Forecasting Future Business Results Are The Key To Successful Stock Investing

As investors, we can learn a great deal from the past about the businesses we are contemplating investing in. However, as investors, we must also recognize that we can only truly invest in the future. 

Consequently, although understanding a company’s history can help us better understand the business, our success is predicated on our ability to recognize the business’s future potential. And most importantly, we can also learn from past valuation levels, but we must calculate the present and future value of the business based on its capacity to produce a future income stream on our behalf. At its core, fair valuation is a function of discounting future earnings, cash flows, and revenues back to the present value.

Therefore, if you are looking for good dividend-paying stocks to add to your retirement portfolio, you might want to start out by reviewing analysts’ estimates to aid in your selection and evaluation process.

Putting Analysts’ Estimates Into Perspective

The future value (total return) of your investment will be a function of fair value and the growth the business you are selecting achieves in the future. Therefore, the key to investment success is predicated on forecasting the future growth of any business you are evaluating with as much accuracy as is possible. This is most commonly measured based on a company’s reported earnings when they file each quarterly financial statement.

However, early in this article, I do want to point out that earnings, although commonly used, are only one of many other metrics where the same logic can be applied. In other words, this same need-to-accurately-forecast principle applies to cash flows, revenues, dividends and other metrics such as EBITDA, etc.

As a result, I contend that estimating future earnings growth (and/or any of the other metrics) is a major key to successful long-term stock investing. If you’re a true investor, then you are investing in the business, not the stock. Consequently, the success of the business that you invest in is going to be the primary determinant of how much money you can expect to earn on that investment.

Be a Stickler for Fair Value

Being prudent to only invest when valuation makes economic sense is the second primary determinant.  Stated more directly, when you invest in a business you are buying its future earnings potential. If you invest at fair value, you will most likely participate precisely in the growth of that business over the long run. If you are lucky enough to find a business when it’s undervalued, you will position yourself to earn more than the business generates, and vice versa.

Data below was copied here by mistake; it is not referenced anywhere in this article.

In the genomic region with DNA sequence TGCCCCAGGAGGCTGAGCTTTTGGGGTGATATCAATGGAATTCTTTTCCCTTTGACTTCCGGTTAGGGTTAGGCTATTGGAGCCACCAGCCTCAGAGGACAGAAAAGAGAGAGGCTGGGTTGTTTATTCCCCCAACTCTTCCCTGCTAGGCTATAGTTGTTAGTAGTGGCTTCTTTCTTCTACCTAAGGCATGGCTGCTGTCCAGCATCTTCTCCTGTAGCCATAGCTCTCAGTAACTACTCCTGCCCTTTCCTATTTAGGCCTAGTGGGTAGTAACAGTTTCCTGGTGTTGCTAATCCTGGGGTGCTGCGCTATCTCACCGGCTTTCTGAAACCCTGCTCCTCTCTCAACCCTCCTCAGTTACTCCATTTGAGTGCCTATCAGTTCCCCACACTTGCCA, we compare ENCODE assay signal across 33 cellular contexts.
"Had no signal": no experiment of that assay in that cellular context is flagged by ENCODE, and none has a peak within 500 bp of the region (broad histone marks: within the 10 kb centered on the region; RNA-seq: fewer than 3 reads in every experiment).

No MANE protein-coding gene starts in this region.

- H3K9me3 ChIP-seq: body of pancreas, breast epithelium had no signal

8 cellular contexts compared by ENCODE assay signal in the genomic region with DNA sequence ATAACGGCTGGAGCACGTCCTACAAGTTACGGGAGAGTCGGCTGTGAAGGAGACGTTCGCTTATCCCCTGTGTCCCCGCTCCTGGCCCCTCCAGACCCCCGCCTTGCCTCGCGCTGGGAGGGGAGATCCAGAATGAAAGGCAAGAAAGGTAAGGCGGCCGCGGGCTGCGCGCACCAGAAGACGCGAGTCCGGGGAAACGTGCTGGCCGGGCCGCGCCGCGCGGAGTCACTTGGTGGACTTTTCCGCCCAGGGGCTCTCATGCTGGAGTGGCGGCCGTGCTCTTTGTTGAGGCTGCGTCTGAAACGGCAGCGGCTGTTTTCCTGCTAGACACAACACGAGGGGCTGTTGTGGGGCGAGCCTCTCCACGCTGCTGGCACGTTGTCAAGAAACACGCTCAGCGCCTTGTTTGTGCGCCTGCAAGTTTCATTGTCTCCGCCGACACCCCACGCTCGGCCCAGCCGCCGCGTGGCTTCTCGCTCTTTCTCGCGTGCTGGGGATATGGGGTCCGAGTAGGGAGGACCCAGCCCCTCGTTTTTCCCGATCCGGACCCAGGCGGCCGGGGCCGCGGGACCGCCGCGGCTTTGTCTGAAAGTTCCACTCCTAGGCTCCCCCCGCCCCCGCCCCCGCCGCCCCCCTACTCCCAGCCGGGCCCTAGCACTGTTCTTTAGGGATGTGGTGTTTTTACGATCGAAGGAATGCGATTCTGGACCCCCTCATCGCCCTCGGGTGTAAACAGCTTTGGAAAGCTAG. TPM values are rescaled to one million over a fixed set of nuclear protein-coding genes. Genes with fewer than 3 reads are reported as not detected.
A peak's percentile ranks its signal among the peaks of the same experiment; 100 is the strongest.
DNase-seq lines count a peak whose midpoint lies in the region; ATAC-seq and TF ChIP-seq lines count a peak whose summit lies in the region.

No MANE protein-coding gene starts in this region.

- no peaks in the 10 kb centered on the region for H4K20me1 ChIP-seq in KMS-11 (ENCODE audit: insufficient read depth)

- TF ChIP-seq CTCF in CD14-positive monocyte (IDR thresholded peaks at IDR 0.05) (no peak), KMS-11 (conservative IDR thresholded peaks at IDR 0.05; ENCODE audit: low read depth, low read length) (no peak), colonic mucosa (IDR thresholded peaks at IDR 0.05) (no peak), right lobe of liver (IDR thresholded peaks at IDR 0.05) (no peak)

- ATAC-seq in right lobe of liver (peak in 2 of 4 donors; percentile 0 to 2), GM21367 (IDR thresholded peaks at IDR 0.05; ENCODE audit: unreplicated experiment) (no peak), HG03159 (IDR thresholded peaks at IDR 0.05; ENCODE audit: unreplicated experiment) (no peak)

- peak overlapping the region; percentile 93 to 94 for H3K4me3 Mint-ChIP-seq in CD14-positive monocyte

To my way of thinking, the only logical reason I would ever want to own any stock (business) is that I believe that the company is a profitable enterprise. But not just in the past, or the present, but most importantly in the future. After all, and as I previously stated, future profits will be the source of any long-term return expectations I might have. Moreover, the growth of those profits will be a primary contributor to the total annualized return I can expect the investment to produce on my behalf.

Therefore, I believe as investors, we cannot escape the obligation to forecast a business’s future growth potential, because our results depend on it. Furthermore, we should not guess, nor should we simply play hunches. Instead, we must attempt to calculate reasonable probabilities based on all the information that we can assemble. 

Then we should apply analytical methods based upon our earnings-driven rationale that provide us reasons to believe that the relationships producing earnings growth will persist in the future. In other words, we must strive to forecast future earnings as accurately as we possibly can. On the other hand, we should simultaneously realize that perfection is not to be expected.

As an aside, there are many who criticize or even claim that we should eschew utilizing forward earnings forecasts when trying to determine fair value, or even when trying to decide what stock to own. I find these positions rather bizarre. I cannot think of any logical reason why anyone would invest in a business unless they had a reasonable expectation of that business’s ability to generate future profits. Since I am confident that both capital appreciation and dividend income will be a function of the company’s future earnings power, estimating future earnings must be the essential element of long-term success.

The Selection Dilemma

But here is the dilemma. With all the thousands of companies to choose from, how can I forecast future earnings accurately enough in order to pick the stocks that might best meet my goals and objectives? I believe the obvious answer is by initially reviewing and considering the consensus estimates of leading analysts following a given company. These estimates are readily available and provided by earnings estimate aggregators such as FactSet, Standard & Poor’s Capital IQ, Zacks, Thomson Reuters IBES (Institutional Brokers Estimator Service) and others.  Moreover, earnings estimates can also be found on most major financial websites and blogs.

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Disclosure: Long SYK, SO, UTX

Disclaimer: The opinions in this document are for informational and educational purposes only and should not be construed as a recommendation to buy or sell ...

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